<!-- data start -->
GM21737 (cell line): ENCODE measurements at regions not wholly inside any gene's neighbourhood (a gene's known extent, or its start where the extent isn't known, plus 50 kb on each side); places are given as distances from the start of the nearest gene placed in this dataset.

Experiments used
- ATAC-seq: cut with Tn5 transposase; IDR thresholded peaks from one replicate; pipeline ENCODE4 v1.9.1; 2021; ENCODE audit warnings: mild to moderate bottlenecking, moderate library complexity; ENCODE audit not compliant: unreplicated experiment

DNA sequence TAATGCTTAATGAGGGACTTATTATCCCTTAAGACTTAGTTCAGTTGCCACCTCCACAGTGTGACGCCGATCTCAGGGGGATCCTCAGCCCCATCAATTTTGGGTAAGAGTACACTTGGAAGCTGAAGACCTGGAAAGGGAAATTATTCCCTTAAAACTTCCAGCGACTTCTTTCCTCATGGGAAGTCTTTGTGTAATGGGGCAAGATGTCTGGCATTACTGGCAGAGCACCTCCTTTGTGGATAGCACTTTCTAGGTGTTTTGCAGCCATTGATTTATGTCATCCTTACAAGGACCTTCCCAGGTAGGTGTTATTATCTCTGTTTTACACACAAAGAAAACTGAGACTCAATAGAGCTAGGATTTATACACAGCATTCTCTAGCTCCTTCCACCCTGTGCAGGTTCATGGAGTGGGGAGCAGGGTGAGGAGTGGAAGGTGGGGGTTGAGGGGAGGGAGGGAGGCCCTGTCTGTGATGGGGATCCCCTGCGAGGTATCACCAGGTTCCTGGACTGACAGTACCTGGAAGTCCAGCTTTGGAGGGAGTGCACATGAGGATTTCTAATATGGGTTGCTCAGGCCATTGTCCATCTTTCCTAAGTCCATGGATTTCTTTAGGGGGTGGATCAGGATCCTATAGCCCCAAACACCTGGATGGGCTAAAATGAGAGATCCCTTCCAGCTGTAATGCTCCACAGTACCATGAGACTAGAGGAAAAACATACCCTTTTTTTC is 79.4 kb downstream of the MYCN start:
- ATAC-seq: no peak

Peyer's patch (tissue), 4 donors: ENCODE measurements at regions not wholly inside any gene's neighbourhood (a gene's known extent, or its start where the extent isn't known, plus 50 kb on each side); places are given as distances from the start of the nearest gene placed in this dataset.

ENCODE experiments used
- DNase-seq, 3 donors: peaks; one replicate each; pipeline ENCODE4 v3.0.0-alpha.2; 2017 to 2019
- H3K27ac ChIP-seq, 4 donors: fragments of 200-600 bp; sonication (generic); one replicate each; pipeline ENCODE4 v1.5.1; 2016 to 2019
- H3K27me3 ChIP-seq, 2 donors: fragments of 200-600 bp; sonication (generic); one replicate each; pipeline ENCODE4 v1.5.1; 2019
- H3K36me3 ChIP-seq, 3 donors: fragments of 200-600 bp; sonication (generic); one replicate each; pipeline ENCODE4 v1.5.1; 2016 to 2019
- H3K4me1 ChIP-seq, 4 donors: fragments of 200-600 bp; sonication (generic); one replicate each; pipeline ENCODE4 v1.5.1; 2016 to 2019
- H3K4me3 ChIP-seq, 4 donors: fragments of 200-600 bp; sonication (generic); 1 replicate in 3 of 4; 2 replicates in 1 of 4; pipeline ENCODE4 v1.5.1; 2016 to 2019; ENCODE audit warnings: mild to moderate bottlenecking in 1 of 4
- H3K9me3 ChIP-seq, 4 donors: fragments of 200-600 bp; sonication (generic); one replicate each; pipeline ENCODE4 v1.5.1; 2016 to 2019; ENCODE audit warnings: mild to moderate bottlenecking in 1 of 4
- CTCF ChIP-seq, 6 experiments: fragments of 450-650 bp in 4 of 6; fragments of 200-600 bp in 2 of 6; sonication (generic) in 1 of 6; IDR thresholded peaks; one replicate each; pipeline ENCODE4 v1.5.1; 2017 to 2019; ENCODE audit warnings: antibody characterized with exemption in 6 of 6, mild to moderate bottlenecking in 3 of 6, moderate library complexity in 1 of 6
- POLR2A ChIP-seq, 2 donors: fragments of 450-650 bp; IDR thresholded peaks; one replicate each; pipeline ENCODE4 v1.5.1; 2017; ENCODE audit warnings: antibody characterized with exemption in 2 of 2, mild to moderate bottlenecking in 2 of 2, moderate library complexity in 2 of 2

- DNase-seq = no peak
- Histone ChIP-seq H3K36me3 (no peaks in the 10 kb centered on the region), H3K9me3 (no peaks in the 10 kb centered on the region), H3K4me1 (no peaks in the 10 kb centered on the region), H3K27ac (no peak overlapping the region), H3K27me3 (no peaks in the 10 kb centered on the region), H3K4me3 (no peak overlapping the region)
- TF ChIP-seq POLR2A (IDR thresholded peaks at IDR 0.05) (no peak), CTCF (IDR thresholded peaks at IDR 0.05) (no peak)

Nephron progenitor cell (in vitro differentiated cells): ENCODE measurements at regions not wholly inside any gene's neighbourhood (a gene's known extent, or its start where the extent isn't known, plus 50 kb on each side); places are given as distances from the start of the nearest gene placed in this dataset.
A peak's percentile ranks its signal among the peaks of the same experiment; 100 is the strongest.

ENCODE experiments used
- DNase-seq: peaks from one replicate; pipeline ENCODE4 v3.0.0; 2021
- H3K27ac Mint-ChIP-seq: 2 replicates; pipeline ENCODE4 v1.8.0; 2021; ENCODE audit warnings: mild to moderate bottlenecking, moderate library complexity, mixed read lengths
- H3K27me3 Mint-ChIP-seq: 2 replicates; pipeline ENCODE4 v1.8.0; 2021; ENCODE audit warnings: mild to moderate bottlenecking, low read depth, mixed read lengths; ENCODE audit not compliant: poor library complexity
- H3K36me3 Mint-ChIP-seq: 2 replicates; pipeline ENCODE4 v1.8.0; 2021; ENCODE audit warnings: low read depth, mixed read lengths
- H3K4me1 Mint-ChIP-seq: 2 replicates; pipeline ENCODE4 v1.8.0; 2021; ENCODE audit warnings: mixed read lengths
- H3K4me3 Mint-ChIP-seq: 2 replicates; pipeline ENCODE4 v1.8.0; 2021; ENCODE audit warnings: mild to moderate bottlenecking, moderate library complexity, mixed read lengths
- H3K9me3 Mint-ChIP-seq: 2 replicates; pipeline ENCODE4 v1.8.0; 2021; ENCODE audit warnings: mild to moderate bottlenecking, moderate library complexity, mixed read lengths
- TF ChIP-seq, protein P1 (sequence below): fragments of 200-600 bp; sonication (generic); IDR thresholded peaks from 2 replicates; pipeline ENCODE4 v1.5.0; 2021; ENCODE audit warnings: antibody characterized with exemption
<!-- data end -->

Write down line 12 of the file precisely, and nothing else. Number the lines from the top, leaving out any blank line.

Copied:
- H3K4me1 ChIP-seq, 4 donors: fragments of 200-600 bp; sonication (generic); one replicate each; pipeline ENCODE4 v1.5.1; 2016 to 2019